Marji McCullough, a nutritional epidemiologist with the American Cancer Society suggested we should conduct similar studies of women, smokers, and others before generalizing.

True enough, but I’m not waiting for more proof (there are, in fact, thousands of other studies to show the value of vitamins).

Although Pfizer says it did not fund the study, the big drug company did supply the Centrum Silver® multivitamins used in the study. (Centrum Silver® is a Pfizer product.) What’s interesting is that the corporation then greatly downplayed the study’s results, presumably because their vitamin products play second fiddle in profit potential to their blockbuster anti-cancer drugs.

One of the oddest things is that the authors of the Harvard study announced it with a press release that made a snarky attack on other studies that focused on taking large doses of just one or two vitamins, versus a multivitamin that covers nearly all the bases.

According to the authors of the Harvard study, the other studies showed that huge doses of individual vitamins were not effective as a cancer preventive.

Now, I must put a big, big asterisk on this statement.

Individual vitamins DO fight cancer, too    

There are MANY individual studies showing vitamin D — at the very least — is an effective cancer preventive. And indeed, the value of vitamin D is now widely accepted by mainstream medicine.

Other individual vitamins have been effective in reducing certain types of cancer. For example, folate, a B vitamin, reduces the risk of colon cancer.

Vitamin C is a priceless cancer preventive AND a valuable treatment for those who already have cancer when taken either orally or via an intravenous route. In fact, large doses of vitamin C, given intravenously, may be one of the most valuable cancer treatments on earth.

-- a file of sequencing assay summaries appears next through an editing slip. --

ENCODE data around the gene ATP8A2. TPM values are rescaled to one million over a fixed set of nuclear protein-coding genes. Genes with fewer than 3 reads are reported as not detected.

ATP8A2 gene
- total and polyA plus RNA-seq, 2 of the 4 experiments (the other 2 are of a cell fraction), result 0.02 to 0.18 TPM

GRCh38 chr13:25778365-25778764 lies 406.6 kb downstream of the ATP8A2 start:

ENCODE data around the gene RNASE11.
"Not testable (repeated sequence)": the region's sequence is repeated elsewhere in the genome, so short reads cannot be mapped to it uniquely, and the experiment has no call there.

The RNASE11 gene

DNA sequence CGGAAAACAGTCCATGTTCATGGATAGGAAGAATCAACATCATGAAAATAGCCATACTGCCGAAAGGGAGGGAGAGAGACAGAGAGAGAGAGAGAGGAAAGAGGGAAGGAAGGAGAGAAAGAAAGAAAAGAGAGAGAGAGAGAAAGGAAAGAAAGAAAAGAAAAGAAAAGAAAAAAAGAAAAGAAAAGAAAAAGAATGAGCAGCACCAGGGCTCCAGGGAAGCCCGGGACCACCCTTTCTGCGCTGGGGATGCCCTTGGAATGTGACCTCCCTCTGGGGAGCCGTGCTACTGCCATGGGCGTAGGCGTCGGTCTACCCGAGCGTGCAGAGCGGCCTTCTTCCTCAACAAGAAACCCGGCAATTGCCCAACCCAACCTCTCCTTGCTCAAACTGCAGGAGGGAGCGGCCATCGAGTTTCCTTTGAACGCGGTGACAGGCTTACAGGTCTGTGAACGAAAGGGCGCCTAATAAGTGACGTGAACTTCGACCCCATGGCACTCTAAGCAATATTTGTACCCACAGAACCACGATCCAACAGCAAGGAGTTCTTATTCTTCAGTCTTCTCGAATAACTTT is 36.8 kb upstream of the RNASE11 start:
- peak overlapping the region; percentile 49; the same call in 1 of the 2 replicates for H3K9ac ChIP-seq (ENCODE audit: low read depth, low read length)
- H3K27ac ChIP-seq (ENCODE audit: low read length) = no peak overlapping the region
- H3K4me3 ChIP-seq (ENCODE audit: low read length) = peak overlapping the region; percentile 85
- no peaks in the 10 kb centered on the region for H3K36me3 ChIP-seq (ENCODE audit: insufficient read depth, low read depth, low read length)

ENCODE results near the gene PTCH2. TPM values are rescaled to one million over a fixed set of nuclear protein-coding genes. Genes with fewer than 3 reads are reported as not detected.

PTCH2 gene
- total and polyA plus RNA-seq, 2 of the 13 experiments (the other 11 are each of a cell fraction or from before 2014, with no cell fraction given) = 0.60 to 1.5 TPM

I don’t advocate treating any one vitamin as a magic bullet against cancer though. You should take them all, in the appropriate doses. But I’m troubled that the authors of the Harvard study made inaccurate statements about the value of individual nutrients in fighting cancer.

But there’s one thing we can all agree on…

Don’t use multivitamins as an antidote to
sloppy dietary habits    

It should be obvious that a well-balanced diet is the secret to better health, and that your body runs best on real foods rich in nutrients — mostly vegetables, some fruit, healthy fats, and free-range organic eggs.

As David Katz, former director of the Yale Preventive Research Center, who was not involved in the JAMA study, pointed out, “Maybe the active ingredient in broccoli is broccoli.” But he follows that statement with the observation, “Clearly… taking a multivitamin is easy, changing dietary patterns is hard.”

It begs the question, why do the researchers think multivitamins succeeded in reducing the cancer rate by eight percent?

Why vitamins work    

The Harvard researchers theorize that the broad combination of low-dose vitamins and minerals contained in the Centrum Silver® multivitamin may have filled in nutritional gaps from a relatively poor diet.

That suggests a question: If a multivitamin prevents cancer because it provides a mix of nutrients similar to food, why not just eat more fruits and vegetables and skip the multivitamin?

Okay, I get that you shouldn’t use a multivitamin as a remedy for a nutrient-poor Standard American Diet, or as a replacement for eating high quality fruits and veggies. But only 1.5 percent of Americans get their full recommended daily allowance of fruits and vegetables. A multivitamin pill is better than nothing.

Another consideration… neither plant-based foods nor animal foods are as nutrient-rich as they were fifty or a hundred years ago, due to soil depletion and one-crop farming.